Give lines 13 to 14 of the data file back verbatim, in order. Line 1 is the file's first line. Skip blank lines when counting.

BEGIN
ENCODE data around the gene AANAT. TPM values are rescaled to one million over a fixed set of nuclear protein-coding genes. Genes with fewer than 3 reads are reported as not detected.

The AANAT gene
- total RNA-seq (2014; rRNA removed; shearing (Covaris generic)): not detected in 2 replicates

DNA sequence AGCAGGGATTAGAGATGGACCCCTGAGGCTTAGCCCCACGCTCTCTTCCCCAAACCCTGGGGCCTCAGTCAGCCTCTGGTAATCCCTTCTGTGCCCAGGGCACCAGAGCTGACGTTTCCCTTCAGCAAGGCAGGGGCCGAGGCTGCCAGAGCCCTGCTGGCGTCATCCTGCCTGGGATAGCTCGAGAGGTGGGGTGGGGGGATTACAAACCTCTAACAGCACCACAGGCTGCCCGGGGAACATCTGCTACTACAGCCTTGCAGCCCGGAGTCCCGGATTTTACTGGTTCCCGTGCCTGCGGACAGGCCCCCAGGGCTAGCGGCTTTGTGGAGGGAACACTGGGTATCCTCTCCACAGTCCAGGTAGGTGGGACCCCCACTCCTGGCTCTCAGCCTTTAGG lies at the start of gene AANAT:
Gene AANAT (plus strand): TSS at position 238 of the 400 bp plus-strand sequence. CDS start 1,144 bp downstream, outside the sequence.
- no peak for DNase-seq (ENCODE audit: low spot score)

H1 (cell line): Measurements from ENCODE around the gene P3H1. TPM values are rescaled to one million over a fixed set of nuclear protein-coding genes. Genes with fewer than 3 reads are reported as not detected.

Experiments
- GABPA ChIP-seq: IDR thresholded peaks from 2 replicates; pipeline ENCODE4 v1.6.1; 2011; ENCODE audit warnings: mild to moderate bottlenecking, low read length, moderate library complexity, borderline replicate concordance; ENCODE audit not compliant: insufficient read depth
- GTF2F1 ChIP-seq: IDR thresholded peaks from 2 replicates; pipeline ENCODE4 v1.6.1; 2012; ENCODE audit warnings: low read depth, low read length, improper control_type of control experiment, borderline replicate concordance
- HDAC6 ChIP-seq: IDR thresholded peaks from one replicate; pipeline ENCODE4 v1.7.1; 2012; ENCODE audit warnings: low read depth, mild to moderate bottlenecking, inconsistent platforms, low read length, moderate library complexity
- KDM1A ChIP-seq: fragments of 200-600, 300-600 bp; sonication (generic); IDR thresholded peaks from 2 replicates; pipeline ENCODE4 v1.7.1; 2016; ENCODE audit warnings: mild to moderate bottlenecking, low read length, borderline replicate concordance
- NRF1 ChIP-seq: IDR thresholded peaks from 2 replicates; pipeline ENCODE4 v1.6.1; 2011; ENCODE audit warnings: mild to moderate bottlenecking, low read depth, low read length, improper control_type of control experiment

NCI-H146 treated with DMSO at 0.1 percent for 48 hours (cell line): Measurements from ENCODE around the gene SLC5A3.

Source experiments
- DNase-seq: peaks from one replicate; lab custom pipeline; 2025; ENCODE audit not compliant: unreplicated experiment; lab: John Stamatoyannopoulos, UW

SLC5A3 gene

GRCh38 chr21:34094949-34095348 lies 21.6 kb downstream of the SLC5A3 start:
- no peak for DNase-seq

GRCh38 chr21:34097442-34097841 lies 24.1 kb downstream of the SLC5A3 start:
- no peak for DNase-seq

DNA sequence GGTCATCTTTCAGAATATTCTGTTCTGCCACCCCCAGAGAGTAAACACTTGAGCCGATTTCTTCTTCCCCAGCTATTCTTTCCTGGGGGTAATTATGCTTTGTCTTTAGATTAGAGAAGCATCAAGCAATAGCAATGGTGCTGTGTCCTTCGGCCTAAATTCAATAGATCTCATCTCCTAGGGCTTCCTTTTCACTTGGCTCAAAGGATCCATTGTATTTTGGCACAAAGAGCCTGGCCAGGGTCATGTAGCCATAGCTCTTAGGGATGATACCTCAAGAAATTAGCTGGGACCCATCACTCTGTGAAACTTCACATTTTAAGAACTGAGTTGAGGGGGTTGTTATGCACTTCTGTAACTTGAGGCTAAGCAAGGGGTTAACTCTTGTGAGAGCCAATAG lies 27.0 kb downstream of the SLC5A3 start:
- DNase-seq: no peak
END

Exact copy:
- NRF1 ChIP-seq: IDR thresholded peaks from 2 replicates; pipeline ENCODE4 v1.6.1; 2011; ENCODE audit warnings: mild to moderate bottlenecking, low read depth, low read length, improper control_type of control experiment

NCI-H146 treated with DMSO at 0.1 percent for 48 hours (cell line): Measurements from ENCODE around the gene SLC5A3.